ISO/TC 223

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ISO/TC 223 is a technical committee of the International Organization for Standardization formed to develop standards in the area of societal security: increasing crisis and continuity management and capabilities through technical, human, organization, operational, and management approaches as well as operational functionality and interoperability, as well as awareness amongst all interested parties and stakeholders.

ISO/TC 223 will work towards international standardization that provides protection from and response to risks of unintentionally, intentionally, and naturally caused crises and disasters that disrupt and have consequences on societal functions. The committee will use an all-hazards perspective covering the phases of emergency and crisis management before, during, and after a societal security incident.

ISO/TC 223 will address and supplement issues not currently addressed by other technical committees or international bodies which ISO has formal agreements.

Security challenges to society

Now and in the future, survival of nations and citizens concerns the security of critical functions of society, rather than only the classical focus on the security of the territory. This shift entails the ability of the government and civil society to function, critical infrastructures to be maintained, the democratic ability to govern, and to manifest certain basic values. These abilities are put under pressure during severe crises. In societal security several elements that traditionally have been kept apart are becoming fused: procedures for peace and war merge, internal and external security are interlocked, and the ambitions of enhancing state security and providing citizen safety become blurred.

These are new challenges. They have implications for what (concepts and) tools we need to enhance security, citizens safety and crisis management capacity in an increasingly interdependent and borderless world. And these trans-boundary challenges are not covered by the traditional concept of national civil defence. A new title is suggested with the primary purpose to provide an “umbrella-concept” under which standardization activities can be developed that support the safeguarding of core functions of society as well as providing guidelines for the response and recovery from catastrophinc events. Thus, the new title of ISO/TC 223 is "Societal Security" marking a new direction.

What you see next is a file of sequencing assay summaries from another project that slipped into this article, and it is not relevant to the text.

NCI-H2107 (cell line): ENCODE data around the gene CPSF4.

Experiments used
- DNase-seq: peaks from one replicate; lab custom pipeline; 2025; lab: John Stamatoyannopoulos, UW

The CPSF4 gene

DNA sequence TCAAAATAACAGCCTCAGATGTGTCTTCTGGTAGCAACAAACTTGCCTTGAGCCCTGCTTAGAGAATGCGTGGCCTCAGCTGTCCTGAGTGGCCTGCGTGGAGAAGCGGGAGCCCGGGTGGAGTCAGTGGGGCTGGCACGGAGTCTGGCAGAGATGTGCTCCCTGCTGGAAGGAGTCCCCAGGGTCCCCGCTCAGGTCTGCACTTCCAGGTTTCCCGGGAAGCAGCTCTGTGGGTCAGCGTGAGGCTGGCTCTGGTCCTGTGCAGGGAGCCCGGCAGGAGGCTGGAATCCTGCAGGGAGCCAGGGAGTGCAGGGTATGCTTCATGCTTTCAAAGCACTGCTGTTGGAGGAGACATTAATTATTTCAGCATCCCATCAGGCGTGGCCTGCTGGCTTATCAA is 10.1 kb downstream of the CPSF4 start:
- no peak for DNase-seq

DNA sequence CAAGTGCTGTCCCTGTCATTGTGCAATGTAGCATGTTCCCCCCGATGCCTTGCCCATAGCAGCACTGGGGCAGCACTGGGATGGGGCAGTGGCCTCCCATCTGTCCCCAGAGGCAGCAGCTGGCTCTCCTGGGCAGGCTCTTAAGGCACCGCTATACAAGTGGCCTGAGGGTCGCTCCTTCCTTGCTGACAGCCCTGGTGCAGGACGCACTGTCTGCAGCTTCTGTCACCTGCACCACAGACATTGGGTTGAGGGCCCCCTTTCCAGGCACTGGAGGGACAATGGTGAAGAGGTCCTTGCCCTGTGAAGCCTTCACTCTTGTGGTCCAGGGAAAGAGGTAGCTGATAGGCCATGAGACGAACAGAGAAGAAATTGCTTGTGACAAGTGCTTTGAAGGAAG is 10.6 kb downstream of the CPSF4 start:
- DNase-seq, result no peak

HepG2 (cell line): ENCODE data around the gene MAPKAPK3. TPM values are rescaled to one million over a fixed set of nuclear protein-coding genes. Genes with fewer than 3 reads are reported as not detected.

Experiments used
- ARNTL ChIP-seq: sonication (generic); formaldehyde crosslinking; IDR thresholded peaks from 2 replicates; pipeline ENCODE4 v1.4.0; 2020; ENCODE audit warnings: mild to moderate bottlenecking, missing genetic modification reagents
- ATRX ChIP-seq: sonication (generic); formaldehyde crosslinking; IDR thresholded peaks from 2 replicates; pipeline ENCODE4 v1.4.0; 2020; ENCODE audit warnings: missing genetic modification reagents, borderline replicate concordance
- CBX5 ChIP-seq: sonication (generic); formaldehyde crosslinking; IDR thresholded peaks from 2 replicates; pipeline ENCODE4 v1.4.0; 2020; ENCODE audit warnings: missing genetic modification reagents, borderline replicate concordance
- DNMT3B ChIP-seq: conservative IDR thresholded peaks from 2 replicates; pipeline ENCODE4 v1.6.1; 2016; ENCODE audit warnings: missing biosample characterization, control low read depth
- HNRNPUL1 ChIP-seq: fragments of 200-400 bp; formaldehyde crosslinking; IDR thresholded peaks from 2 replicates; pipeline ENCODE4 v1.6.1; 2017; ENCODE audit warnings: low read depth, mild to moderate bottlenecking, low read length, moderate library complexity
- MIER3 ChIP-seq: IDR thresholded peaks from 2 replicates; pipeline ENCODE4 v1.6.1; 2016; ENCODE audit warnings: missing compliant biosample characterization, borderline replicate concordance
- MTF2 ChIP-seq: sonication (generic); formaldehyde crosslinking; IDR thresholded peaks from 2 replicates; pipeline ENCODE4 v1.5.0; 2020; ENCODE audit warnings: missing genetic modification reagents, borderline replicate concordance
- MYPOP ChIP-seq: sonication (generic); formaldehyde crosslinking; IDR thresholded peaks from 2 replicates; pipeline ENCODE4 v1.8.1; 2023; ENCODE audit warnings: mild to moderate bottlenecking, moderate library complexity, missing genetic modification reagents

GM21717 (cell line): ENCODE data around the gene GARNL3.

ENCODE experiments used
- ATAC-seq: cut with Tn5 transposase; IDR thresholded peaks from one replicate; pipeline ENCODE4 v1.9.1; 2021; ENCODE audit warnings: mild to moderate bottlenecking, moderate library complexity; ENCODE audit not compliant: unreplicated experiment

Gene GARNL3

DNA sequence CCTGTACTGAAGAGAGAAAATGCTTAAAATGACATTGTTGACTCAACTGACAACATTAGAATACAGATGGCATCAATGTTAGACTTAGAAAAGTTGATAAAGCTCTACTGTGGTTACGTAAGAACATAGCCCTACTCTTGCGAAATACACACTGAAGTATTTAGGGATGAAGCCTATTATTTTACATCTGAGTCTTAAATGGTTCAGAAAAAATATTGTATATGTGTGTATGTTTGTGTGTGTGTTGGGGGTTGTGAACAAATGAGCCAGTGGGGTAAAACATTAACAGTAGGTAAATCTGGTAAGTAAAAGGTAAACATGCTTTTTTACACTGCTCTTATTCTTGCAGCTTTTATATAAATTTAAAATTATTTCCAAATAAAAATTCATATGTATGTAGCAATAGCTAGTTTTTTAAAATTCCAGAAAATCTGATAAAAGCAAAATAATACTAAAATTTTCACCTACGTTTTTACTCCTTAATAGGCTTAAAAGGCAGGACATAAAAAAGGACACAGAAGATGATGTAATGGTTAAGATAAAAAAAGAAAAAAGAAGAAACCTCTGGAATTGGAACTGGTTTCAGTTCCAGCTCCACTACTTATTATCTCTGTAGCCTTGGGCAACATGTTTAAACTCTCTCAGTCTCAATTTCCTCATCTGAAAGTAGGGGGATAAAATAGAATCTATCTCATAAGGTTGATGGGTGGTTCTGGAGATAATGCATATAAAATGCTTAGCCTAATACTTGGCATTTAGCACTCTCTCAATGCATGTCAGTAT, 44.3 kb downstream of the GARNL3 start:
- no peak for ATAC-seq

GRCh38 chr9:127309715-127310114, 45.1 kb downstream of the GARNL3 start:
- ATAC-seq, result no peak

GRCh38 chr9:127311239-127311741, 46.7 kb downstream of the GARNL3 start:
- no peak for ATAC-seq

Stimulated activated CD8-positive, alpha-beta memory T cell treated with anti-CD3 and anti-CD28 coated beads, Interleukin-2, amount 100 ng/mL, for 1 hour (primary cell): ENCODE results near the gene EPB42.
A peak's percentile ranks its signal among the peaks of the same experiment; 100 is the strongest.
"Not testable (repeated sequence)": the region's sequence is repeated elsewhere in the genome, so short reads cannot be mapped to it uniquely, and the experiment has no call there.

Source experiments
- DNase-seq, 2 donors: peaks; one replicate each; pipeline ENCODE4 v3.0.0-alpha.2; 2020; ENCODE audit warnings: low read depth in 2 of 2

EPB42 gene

Current objectives for the work of ISO/TC 223

Taking the recommendations and assessments made in the Final Report of ISO Advisory Group on Security as a point of departure, the objective of ISO/TC 223 is to assess the need for and develop ISO standards and other deliverables within its chosen scope.

In doing so, it should:

• ensure that ISO/TC 223 is aware of relevant international policy developments and trends within its scope,
• ensure cooperation with other standardization groups dealing with security aspects,
• ensure that as many as possible of relevant stakeholders are aware of and participates in the work of the Technical Committee,
• ensure that the work is in line with ISO/TMB Implementation Guidance on Global Relevance of ISO Technical Work and Publications,
• ensure that the work is conducted according to the ISO/IEC Directives.

Scope and initial priorities of ISO/TC 223[edit]

The ISO Advisory Group on Security (AGS) in its Final Report (ISO/TMB/AGS N 46) refers to several studies concluding that standards play a critical role in ensuring security and that in key security areas standards are not complete or lacking.

International standardization in the area of societal security, aimed at increasing crisis and continuity management and capabilities through technical, human, organization, operational, and management approaches as well as operational functionality and interoperability, as well as awareness amongst all interested parties and stakeholders.

TC 223 will work towards international standardization that provides protection from and response to risks of unintentionally, intentionally, and naturally caused crises and disasters that disrupt and have consequences on societal functions. The committee will use an all-hazards perspective covering the phases of emergency and crisis management before, during, and after a societal security incident.

ISO/TC 223 will address and supplement issues not currently addressed by other technical committees or international bodies which ISO has formal agreements.

The initial priority of ISO/TC 223 is therefore to identify those standards and other deliverables within the agreed scope of the TC that are deemed necessary to develop by the committee but are still missing and are not being developed by others, as well as to ensure cooperation and liaisons with existing ISO/TC’s and other standards developers in the field.